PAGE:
Each game has different needs, says Valve's head of marketing, which is why the studio's release schedule is all over the place.
The idea of "Valve Time" - a playful dig at the delays that seemingly plague Valve releases - is so persistent that it has its own page on the community development wiki. But Valve doesn't want people to think that these delays are because the studio doesn't have a plan; rather, they're because it doesn't tend to use the same plan twice.
Speaking to Xbox World 360 magazine, Valve's VP of marketing, Doug Lombardi, acknowledged that the company's release schedule looked chaotic from the outside, with some sequels taking six years to make, and others barely a year, not to mention episodic content that is currently three years overdue and seemingly in no danger of appearing any time soon. Lombardi insisted that Valve wasn't "schizophrenic," however, and instead claimed that the studio tailored its approach to the specific needs of each game.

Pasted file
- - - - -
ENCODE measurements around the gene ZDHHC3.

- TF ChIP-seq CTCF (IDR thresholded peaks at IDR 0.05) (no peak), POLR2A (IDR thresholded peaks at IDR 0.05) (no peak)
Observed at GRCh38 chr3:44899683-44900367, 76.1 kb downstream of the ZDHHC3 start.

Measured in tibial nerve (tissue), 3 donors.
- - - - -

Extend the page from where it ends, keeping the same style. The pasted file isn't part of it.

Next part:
To be fair to Valve, in the six year gap between the original Half-Life and its sequel, Valve put out Counter-Strike, Day of Defeat and Team Fortress Classic, after absorbing the mod teams that conceived them. Similarly, during the extended wait for Half-Life 2: Episode 3, Valve has put out two Left 4 Dead games, and will release a sequel to Portal. Of course, none of this changes the fact that it's impossible to predict with any accuracy when a Valve game will come out.
As long as there aren't any more delays, Portal 2 comes out for PC, PS3, and Xbox 360 on April 20th. As for Half-Life 2: Episode 3, it looks like it will be done when it's done, and there's not a lot of point in speculating about when that might be.
Source: via CVG